Analysing the Supreme Court’s recent order in the matter of In Re: To Issue Certain Guidelines Regarding Inadequacies and Deficiencies in Criminal Trials (2021 SCC OnLine SC 329), GAURAV THOTE writes about how, by overruling the previous judgment rendered by a coordinate bench of the apex court without referring it to larger bench, the order breaches judicial propriety.
N April 20, a three-judge bench of the Supreme Court, headed by former Chief Justice of India S.A. Bobde, directed all the High Courts in the country to adopt the Draft Rules of Criminal Practice, 2021 within a period of six months. Highlighting common deficiencies and lapses that occurred in the course of criminal trials, the three-judge bench gave its formal approval to the draft rules that have been prepared by its appointed amici curiae (literally, “friend of the court”) senior advocates R Basanth, Sidharth Luthra, and advocate K Paremshwar, in consultation with different High Courts, over a two-year period.
The chapters of these Rules are reproduced below for illustrative purposes:
Reversing the Bipin Shantilal Panchal judgment
While dealing with the issue of ‘objections during depositions’, the amici submitted that the procedure mandated by the Supreme Court in its judgment in the case of Bipin Shantilal Panchal v. State of Gujarat (AIR 2001 SC 1158) leads to prolonged and lengthy cross examinations, thereby resulting in great prejudice. It was contended that the ruling needed reconsideration.
Interestingly, the bench accepted this submission of the amici and opined that the view rendered in Bipin Shantilal Panchal should not have binding effect. Going against the mandate rendered in Bipin Shantilal Panchal, the bench held that the presiding officer of the court would now have to decide objections to questions asked during the course of the proceeding, or failing it, at the end of the deposition of the concerned witness. Referring to Section 148 of the Code of Criminal Procedure, 1973 and relevant provisions of the Indian Evidence Act, 1872, the bench decided that “the practice mandated in Bipin Shantilal Panchal shall stand modified [emphasis added] in the above terms.”
It is pertinent to note that in Bipin Shantilal Panchal, another three-judge bench of the apex court had termed the practice of deciding the objections during depositions as ‘archaic’. The following observation was made in the judgment in this regard:
“It is an archaic practice that during the evidence collecting stage, whenever any objection is raised regarding admissibility of any material in evidence the court does not proceed further without passing order on such objection. But the fall out of the above practice is this: Suppose the trial court, in a case, upholds a particular objection and excludes the material from being admitted in evidence and then proceeds with the trial and disposes of the case finally. If the appellate or revisional court, when the same question is re-canvassed, could take a different view on the admissibility of that material in such cases the appellate court would be deprived of the benefit of that evidence, because that was not put on record by the trial court. In such a situation the higher court may have to send the case back to the trial court for recording that evidence and then to dispose of the case afresh. Why should the trial prolong like that unnecessarily on account of practices created by ourselves. Such practices, when realised through the course of long period to be hindrances which impede steady and swift progress of trial proceedings, must be recast or re-moulded to give way for better substitutes which would help acceleration of trial proceedings. [emphasis added]”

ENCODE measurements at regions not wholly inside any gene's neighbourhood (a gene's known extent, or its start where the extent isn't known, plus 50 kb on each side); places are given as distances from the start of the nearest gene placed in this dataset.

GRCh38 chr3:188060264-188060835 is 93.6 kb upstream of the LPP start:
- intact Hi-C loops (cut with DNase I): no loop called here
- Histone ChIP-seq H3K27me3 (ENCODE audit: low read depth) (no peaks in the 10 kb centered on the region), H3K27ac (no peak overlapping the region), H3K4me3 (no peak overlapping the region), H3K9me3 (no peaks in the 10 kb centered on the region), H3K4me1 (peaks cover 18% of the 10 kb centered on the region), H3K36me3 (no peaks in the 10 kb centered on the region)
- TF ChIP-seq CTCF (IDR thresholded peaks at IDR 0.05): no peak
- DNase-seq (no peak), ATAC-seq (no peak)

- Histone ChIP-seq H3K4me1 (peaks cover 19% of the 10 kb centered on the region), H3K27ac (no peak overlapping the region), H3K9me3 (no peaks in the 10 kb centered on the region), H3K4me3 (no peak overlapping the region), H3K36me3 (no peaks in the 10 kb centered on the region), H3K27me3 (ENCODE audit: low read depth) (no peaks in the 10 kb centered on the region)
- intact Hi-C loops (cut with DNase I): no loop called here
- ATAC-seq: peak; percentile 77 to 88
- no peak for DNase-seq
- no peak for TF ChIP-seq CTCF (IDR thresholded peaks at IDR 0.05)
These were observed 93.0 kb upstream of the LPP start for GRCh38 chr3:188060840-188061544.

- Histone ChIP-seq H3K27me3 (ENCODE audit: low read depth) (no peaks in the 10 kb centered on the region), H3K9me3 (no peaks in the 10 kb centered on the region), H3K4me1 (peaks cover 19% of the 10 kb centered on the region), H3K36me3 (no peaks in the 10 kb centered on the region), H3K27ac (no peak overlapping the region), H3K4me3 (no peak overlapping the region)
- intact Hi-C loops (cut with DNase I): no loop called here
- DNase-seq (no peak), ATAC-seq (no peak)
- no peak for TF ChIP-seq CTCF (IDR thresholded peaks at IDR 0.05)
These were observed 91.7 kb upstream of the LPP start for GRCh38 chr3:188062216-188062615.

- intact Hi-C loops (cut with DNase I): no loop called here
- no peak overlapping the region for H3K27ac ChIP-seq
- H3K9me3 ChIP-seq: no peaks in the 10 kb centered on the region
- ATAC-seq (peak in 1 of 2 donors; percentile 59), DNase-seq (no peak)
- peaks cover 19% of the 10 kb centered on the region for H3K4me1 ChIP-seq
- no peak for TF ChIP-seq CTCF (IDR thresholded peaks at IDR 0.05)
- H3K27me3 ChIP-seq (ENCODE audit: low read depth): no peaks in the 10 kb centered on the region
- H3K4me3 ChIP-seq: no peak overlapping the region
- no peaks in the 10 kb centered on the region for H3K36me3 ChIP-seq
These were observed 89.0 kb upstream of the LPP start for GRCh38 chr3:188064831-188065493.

It is clear that though the bench has ‘modified’ the view of Bipin Shantilal Panchal, the views taken by both the benches are diagonally opposite.
Settled law: decisions by a coordinate bench cannot be reversed
The Supreme Court, in a catena of judgments, including the five-judge Constitution bench judgment in the case of State of Punjab v. Devans Modern Breweries Ltd. (2004(11) SCC 26), has held that when a view rendered by a co-ordinate bench is in existence, the subsequent view by a bench of the same strength taking a contrary view to the view taken by the earlier bench, without referring it to a larger bench, would not be legal and binding.
In its recent judgment in the case of S. Kasi v. State (2020 (4) CTC 587), the Supreme Court took strong exception to the course adopted by a single judge bench of the Madras High Court wherein the judge took a view contrary to that rendered earlier by a co-ordinate bench. The court observed:
“It is well settled that a coordinate Bench cannot [emphasis added] take a contrary view and in event there was any doubt, a coordinate Bench only can refer the matter for consideration by a Larger Bench. The judicial discipline ordains so.”
Referring to the impugned judgment of the High Court, the Supreme Court opined:
“Learned Single Judge did not follow the judicial discipline while taking a contrary and diagonally opposite view to one which have been taken by another learned Single Judge in Settu versus The State (supra). The contrary view taken by learned Single Judge in the impugned judgment is not only erroneous but also sends wrong signals to the State and the prosecution emboldening them to act in breach of liberty of a person.”
Since the decision rendered in Bipin Shantilal Panchal was that of a three-judge bench, the bench headed by former CJI Bobde could only have referred the matter to a larger bench. Instead, it effectively overturned the earlier decision.
This, the order in question rendered by the Supreme is per incuriam (“through lack of care”), and may not be legally binding for want of judicial discipline.
(Gaurav Thote is an advocate practising at the Bombay High Court and National Company Law Tribunal, Mumbai bench. The views expressed are personal).